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The Defenders 

A father and son lawyer duo take a variety of cases that often deal with the important issues of the day.


Reginald Rose




4   3   2   1  
1965   1964   1963   1962   1961  
Won 1 Golden Globe. Another 14 wins & 19 nominations. See more awards »


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Complete series cast summary:
E.G. Marshall ...  Lawrence Preston 132 episodes, 1961-1965
Robert Reed ...  Kenneth Preston 132 episodes, 1961-1965


Recent law school graduate (Robert Reed) joins his father (E.G. Marshall) as the pair tackle challenging legal cases, often involving issues which were highly touchy for the times (abortion, euthanasia, "un-American" activities, movie censorship). In most the freshly minted lawyer has much to learn from his father's extensive legal experience. Written by Ed Stephan <stephan@cc.wwu.edu>

Plot Summary | Add Synopsis


Tense drama in and out of court in the noted series with E.G. Marshall and Robert Reed.









Release Date:

16 September 1961 (USA) See more »

Also Known As:

Los defensores See more »

Company Credits

Show more on IMDbPro »

Technical Specs


(132 episodes)

Sound Mix:


Aspect Ratio:

1.33 : 1
See full technical specs »

Did You Know?


More than half of the actors who played jurors in 12 Angry Men (1957) have roles in the show. In addition to E.G. Marshall, Martin Balsam, Jack Klugman, Edward Binns, Joseph Sweeney, Ed Begley, and Robert Webber appeared in multiple episodes, often as District Attorneys or judges. Furthermore, Ossie Davis appeared in eight episodes as District Attorney Daniel Jackson. Davis played a juror in 12 Angry Men (1997). Series Creator Reginald Rose was nominated for an Oscar for writing 12 Angry Men (1957). See more »


Followed by The Defenders: Choice of Evils (1998) See more »

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User Reviews

The Best 'Cable Drama' in Network TV History
1 December 2011 | by deltaco-158-824418See all my reviews

The "Golden Age of Television"-- the era of live dramas about topical events-- officially ended in 1961, when PLAYHOUSE 90 went off the air and director John Frankenheimer left for Hollywood.

By that time, almost all its great writers-- Paddy Chayefsky, Gore Vidal, Horton Foote, Tad Mosel, Robert Alan Aurthur, Arnold Schulman, J.P. Miller, Frank Gilroy, Abby Mann, Leslie Stevens, Paul Monash and William Gibson-- had left television for Broadway, books or Hollywood.

Writing for TV was an exhausting, infuriating occupation. Getting any meaningful idea from page to screen required endless fights with sponsors and censors. Rod Serling, who submitted a script based on the lynching of Emmitt Till, a 14-year old black in Mississippi, saw his victim transformed into an immigrant in New England. The sponsor even forbade residents to be seen drinking Coca-Cola, out of concern that it might suggest the South-- and racists might protest.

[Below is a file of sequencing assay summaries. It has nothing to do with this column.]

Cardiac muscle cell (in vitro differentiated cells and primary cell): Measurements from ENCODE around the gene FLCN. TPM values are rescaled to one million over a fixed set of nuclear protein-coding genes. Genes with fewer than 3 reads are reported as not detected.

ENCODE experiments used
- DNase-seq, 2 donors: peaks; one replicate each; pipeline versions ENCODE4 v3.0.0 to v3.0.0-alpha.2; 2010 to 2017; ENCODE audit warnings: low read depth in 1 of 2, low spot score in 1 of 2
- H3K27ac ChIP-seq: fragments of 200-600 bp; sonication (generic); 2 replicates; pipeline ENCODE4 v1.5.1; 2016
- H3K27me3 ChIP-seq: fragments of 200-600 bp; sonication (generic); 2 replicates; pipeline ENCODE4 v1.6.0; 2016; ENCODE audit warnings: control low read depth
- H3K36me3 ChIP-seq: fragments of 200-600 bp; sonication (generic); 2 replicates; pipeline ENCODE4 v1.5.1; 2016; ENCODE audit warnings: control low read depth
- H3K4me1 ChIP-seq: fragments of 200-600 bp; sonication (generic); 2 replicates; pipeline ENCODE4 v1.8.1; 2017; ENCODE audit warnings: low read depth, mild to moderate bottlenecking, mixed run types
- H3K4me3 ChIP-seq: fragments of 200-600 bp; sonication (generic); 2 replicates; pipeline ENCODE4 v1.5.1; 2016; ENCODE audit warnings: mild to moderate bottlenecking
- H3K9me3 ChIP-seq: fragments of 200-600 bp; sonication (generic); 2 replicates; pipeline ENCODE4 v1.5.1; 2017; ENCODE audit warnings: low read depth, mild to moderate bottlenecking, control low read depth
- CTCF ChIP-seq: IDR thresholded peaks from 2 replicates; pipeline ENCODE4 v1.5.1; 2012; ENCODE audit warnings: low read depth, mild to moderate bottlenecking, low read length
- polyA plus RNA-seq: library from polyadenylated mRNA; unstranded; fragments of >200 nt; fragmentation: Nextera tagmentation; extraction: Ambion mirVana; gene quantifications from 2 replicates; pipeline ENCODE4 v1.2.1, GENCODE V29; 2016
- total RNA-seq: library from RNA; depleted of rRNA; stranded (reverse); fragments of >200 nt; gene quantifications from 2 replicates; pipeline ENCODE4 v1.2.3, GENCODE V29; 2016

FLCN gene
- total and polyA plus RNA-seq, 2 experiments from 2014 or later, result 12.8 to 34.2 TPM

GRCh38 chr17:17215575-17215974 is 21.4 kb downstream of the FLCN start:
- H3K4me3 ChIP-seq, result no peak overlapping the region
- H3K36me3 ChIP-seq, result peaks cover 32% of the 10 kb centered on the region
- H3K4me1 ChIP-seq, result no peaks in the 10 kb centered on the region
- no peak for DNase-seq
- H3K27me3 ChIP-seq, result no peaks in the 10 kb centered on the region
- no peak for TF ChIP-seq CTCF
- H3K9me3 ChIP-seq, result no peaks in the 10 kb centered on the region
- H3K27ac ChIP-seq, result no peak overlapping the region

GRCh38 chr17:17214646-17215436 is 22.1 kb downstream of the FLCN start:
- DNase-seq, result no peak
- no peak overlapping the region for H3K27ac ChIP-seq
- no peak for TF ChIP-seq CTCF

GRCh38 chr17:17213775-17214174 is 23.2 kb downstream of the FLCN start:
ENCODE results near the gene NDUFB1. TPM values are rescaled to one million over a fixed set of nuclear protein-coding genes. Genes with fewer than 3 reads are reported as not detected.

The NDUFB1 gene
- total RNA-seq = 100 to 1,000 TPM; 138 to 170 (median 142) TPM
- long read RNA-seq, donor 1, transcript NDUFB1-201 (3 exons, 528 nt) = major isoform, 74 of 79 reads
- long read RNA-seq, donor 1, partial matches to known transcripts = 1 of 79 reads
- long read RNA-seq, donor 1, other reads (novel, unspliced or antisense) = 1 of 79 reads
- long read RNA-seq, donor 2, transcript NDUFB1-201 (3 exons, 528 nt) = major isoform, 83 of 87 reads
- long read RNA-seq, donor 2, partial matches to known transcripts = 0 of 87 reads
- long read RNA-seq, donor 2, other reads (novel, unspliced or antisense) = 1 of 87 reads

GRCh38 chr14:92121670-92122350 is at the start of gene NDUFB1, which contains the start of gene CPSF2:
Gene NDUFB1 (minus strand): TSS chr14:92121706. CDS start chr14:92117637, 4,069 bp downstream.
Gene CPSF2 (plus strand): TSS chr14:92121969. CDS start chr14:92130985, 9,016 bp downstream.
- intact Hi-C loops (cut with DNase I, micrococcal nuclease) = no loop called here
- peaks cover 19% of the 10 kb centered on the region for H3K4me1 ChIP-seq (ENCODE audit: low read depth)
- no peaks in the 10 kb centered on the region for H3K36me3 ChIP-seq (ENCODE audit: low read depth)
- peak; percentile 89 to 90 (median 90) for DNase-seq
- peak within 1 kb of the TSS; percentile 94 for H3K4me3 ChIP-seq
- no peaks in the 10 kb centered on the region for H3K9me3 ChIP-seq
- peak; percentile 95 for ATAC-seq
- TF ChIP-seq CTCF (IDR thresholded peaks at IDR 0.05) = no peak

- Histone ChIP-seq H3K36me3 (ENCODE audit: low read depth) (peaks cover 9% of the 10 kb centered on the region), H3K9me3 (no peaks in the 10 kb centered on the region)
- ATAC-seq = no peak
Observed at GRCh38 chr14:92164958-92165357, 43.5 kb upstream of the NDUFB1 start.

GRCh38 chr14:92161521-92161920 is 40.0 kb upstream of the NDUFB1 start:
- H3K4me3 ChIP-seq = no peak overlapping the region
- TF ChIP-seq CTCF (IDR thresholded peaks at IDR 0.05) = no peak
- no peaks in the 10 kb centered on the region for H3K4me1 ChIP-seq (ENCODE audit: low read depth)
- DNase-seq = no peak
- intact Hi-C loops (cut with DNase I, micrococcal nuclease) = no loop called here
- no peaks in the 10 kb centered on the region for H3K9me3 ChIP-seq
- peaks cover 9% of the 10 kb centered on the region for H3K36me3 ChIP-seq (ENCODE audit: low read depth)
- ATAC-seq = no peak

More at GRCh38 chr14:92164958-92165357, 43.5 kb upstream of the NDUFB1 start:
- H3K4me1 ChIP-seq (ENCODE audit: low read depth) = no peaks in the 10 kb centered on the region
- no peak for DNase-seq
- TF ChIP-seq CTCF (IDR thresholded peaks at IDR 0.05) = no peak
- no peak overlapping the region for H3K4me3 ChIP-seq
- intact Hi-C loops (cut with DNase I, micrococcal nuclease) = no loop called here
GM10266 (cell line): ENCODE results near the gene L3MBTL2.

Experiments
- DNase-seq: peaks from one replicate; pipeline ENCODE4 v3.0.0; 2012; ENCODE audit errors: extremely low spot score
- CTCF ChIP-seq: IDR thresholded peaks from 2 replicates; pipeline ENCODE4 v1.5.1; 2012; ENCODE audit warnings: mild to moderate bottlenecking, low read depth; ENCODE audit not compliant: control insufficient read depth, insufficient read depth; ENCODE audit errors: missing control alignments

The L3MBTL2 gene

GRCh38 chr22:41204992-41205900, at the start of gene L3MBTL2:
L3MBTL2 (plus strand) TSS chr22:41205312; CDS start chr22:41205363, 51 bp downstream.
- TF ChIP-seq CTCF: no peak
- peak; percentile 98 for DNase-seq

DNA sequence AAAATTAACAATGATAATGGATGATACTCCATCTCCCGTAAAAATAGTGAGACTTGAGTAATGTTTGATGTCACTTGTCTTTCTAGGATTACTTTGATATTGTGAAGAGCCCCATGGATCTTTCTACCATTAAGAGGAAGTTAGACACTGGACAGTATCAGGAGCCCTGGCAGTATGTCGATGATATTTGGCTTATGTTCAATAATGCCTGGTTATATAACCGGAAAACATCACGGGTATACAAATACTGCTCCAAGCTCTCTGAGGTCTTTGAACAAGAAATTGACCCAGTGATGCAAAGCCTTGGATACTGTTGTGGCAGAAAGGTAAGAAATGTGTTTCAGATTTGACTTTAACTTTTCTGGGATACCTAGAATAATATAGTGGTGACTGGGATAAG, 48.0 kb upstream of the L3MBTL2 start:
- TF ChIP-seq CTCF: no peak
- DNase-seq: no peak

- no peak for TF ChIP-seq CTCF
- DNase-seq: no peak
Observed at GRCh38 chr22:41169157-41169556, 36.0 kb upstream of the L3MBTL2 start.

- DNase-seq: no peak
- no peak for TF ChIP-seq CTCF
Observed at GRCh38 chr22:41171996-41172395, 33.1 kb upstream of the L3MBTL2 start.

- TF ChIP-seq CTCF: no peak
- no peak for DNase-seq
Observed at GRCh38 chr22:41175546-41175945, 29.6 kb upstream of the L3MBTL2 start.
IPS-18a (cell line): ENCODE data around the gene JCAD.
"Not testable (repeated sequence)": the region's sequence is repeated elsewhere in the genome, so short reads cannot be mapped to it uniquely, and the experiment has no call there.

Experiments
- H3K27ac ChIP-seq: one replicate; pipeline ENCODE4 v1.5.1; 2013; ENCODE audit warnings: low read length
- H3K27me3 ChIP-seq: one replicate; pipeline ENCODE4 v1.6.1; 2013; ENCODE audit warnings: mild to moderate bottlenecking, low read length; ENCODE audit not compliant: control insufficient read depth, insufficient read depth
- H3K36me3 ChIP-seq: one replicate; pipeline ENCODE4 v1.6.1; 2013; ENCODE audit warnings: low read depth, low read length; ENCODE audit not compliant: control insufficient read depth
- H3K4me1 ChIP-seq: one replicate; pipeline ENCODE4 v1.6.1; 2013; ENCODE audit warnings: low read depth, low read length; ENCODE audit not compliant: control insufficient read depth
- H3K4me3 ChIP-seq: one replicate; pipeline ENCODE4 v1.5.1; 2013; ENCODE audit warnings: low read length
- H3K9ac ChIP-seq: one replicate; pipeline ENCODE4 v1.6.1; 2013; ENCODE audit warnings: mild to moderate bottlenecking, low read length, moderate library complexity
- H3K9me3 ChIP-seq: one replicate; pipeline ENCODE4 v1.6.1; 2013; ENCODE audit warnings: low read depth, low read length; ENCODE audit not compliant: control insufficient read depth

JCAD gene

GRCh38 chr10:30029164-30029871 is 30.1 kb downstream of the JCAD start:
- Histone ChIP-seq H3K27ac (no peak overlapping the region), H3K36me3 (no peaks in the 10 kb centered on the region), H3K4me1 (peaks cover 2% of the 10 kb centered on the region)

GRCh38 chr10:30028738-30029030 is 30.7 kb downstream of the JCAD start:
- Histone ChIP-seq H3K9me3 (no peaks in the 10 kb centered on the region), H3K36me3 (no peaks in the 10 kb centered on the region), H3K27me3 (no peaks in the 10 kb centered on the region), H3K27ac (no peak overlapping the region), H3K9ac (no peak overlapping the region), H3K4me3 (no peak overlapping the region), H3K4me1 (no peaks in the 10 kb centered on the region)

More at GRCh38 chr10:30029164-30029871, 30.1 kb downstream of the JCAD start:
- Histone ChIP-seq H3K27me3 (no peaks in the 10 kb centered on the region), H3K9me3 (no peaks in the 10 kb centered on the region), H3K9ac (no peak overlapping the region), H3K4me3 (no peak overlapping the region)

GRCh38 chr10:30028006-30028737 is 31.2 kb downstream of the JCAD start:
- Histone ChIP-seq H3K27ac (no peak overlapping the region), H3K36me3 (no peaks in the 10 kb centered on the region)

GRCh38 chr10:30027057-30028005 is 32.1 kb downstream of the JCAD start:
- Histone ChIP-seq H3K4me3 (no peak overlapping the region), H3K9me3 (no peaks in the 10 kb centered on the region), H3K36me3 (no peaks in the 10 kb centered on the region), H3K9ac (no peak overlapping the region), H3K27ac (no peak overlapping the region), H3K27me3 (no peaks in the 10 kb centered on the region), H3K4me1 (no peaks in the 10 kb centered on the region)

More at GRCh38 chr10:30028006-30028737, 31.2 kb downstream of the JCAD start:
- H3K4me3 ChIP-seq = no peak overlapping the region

Two writers had the courage to remain in TV. Serling created THE TWILIGHT ZONE, so he could use allegory and allusion to disguise social comment (nobody protested scripts where Martians were lynched, he cracked).

Reginald Rose, who wrote "12 Angry Men" and "Thunder on Sycamore Street" simply challenged the industry head-on. THE DEFENDERS was based on his two-part STUDIO ONE script, where a father-son team of lawyers (Ralph Bellamy and William Shatner) defends a 19-year-old (Steve McQueen) charged with murder that he insists he did not commit.

In the series, E.G. Marshall and Robert Reed played defense attorneys committed to making sure every defendant gets his rights under the law.

Marshall's Lawrence Preston is very like his "Juror 4"-- careful, logical and impossible to move with appeals to emotion. Reed's Kenneth has a social conscience and burning desire to see what he considers justice done, even if it violates the letter of the law. (Some of the most effective scenes occur when two actors argue their convictions to each other.)

A shorthand description of an episode for contemporary audiences would be "Keith Olbermann's Law and Order". Every one of the 132 shows argued legal issues that are still hot-buttons today. Remember: in 1961, abortion and birth control were illegal. Segregation wasn't. The US was fighting in Vietnam. Falsely-accused Communists were still blacklisted.

But the Prestons defended a neo-nazi arrested for inciting the crowd to beat a protester. They defended a Dr. Kevorkian, civil rights demonstrators, abortionists, immigrants without citizenship, draft- dodgers, pornographers, atheists and road rage murderers. (The only thing I don't remember seeing was a homosexual.) As I remember, the Prestons lost more cases than they won. But they made sure everyone got his or her day in court and a full and fair hearing.

THE WIRE, DEADWOOD, MAD MEN, OZ, BREAKING BAD and THE SOPRANOS are all good shows. Put in the context of their eras, not one compares to what THE DEFENDERS achieved. It still has the power to enrage. Wingnuts I've sent to YouTube to watch it die of apoplexy when they hear unapologetic advocating for civil liberties (even though their side gets equal time).

THE DEFENDERS was a top-30 show when there were only three channels. It won 13 Emmies-- Best Drama three times, Marshall for Best Actor twice, four for best writing, three for best direction. The shows still hold up well. They're talky, some of their dramatic conventions, psychology and sociology has dated. But the ideas are timeless, the writing is stellar and the acting and directing is often stunning.

There's a reason both MAD MEN and BOSTON LEGAL paid tribute to THE DEFENDERS in an episode. It's an outrage that a full run of this groundbreaking show isn't available on DVD-- while that execrable impostor starring Jim Belushi and Jerry O'Connell already is.

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